With these it helps imblearn.SMOTE has no transform method. Docs is here. But all steps except the last in a pipeline should have it, along with fit.
from imblearn.over_sampling import SMOTE
from imblearn.pipeline import Pipeline as imbPipeline
# This doesn't work with sklearn.pipeline.Pipeline because
# SMOTE doesn't have a .tranform() method.
# (It has .fit_sample() or .sample().)
pipe = imbPipeline([
it helps some times The only difference is that make_pipeline generates names for steps automatically. Step names are needed e.g. if you want to use a pipeline with model selection utilities (e.g. GridSearchCV). With grid search you need to specify parameters for various steps of a pipeline:
With these it helps It seems that the output by printing the pipeline directly is truncated, and doesn't show the whole output. For example, the arguments shuffle, tol, validation_fraction, verbose, and warm_start belongs to the SGDClassifier. As you have found yourself in the comments, to avoid truncation, you can print the steps directly using pipeline.steps.
Cross Validating With Imblearn Pipeline And GridSearchCV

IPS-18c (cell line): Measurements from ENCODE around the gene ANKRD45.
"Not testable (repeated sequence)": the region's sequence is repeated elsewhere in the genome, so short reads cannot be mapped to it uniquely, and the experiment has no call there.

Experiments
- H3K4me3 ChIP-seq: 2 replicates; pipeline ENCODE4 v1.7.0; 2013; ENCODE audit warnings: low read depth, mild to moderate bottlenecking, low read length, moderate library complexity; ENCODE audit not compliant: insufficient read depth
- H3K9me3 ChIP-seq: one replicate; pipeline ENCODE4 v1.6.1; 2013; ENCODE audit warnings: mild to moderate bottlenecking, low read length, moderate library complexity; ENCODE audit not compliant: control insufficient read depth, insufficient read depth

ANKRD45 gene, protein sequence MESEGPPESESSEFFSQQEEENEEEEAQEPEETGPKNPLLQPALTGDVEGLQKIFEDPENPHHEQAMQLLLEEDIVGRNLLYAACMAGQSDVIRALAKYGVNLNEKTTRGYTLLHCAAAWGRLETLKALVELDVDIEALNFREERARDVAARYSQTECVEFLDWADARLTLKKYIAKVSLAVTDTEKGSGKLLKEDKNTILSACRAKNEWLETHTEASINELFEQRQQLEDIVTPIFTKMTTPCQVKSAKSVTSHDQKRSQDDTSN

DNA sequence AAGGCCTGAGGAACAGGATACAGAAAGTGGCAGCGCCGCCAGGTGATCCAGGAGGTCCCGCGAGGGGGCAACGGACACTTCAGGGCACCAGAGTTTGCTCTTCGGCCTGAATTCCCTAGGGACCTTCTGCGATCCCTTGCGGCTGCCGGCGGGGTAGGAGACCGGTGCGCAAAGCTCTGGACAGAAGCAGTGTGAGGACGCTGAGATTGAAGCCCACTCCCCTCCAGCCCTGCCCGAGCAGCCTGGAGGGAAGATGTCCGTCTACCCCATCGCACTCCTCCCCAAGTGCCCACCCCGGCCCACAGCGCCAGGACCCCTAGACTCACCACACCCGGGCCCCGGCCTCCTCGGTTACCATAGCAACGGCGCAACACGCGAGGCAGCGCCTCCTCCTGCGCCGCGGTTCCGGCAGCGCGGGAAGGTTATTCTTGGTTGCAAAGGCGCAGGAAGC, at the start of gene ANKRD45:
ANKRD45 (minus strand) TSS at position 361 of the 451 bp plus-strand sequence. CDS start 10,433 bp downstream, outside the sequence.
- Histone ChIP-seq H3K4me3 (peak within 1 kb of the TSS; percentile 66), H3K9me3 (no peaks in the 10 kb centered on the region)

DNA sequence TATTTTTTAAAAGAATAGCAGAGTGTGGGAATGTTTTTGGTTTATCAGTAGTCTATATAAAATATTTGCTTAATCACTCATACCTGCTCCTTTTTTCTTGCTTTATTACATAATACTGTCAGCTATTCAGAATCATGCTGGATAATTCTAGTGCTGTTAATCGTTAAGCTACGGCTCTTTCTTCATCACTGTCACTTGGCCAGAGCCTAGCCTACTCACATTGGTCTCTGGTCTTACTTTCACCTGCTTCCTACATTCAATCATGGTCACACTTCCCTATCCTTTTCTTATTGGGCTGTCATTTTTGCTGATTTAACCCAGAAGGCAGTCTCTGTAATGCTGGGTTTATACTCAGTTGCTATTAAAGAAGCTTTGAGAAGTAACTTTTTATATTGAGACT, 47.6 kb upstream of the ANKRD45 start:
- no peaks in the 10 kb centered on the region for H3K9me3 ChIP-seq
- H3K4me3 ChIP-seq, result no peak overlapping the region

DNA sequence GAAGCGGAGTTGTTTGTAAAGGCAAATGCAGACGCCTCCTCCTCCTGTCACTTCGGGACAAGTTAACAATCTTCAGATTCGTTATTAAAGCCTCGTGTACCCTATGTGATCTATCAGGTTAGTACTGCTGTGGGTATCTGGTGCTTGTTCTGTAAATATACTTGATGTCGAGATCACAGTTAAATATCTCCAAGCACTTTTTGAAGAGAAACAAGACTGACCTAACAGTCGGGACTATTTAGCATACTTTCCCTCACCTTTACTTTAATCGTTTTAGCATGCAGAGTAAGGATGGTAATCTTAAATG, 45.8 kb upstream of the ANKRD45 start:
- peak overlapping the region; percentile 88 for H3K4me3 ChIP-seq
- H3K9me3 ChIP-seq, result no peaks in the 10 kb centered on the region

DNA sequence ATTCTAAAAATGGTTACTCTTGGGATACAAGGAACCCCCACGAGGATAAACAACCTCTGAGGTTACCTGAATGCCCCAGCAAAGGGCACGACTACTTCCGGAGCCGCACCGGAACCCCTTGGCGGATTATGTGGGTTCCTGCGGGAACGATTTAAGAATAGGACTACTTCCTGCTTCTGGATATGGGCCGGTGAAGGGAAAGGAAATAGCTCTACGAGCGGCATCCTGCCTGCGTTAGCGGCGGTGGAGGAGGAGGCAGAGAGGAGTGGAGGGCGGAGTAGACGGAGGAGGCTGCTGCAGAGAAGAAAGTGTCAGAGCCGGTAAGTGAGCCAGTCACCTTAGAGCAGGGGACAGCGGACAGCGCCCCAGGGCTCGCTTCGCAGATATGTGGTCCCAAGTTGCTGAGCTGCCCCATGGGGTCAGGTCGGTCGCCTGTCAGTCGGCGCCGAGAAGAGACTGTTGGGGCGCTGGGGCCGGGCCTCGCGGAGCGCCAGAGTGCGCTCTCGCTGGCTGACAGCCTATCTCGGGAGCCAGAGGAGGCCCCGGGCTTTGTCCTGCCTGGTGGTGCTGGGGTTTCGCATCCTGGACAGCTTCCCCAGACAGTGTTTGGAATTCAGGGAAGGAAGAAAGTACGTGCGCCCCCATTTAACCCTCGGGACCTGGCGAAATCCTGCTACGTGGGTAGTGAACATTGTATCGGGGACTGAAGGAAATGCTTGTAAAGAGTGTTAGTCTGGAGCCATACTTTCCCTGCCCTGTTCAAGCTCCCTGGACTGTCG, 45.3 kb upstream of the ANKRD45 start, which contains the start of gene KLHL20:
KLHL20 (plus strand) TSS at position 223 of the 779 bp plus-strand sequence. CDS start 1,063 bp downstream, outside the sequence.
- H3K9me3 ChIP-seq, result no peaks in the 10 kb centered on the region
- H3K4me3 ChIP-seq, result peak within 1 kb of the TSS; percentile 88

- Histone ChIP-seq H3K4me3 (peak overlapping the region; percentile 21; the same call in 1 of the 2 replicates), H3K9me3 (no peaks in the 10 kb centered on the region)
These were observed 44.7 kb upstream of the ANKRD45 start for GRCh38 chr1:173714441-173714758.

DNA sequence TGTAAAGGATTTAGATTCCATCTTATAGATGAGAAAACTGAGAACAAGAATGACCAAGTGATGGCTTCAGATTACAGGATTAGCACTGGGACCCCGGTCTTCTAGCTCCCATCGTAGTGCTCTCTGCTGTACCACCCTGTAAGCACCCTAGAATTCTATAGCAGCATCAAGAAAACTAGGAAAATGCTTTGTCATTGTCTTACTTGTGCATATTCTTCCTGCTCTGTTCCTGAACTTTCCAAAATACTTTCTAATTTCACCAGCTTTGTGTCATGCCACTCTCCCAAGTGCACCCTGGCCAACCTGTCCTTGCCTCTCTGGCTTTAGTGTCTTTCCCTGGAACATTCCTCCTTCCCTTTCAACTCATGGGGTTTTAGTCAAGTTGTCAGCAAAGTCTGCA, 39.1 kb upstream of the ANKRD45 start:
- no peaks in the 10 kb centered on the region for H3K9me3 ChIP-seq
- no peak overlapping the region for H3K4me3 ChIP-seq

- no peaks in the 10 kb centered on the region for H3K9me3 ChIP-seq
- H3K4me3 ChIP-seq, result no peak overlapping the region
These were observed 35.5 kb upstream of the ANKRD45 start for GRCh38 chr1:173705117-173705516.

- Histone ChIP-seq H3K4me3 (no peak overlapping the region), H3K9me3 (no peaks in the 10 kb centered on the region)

I wish did fix the issue. It does not necessarily make sense to include feature selection in a pipeline where your model is a random forest(RF). This is because the max_depth and max_features arguments of the RF model essentially control the amounts of features included when building the individual trees (the max depth of n just says that each tree in your forest will be built for n nodes, each with a split consisting of a combination of max_features amount of features). Check https://scikit-learn.org/stable/modules/generated/sklearn.ensemble.RandomForestClassifier.html. You can simply investigate your trained model for the top ranked features. When training an individual tree, it can be computed how much each feature decreases the weighted impurity in a tree. For a forest, the impurity decrease from each feature can be averaged and the features are ranked according to this measure. So then you actually don't need to retrain the forest for different feature sets, because the feature importance (already computed in the sklearn model) tells you all the info you'd need.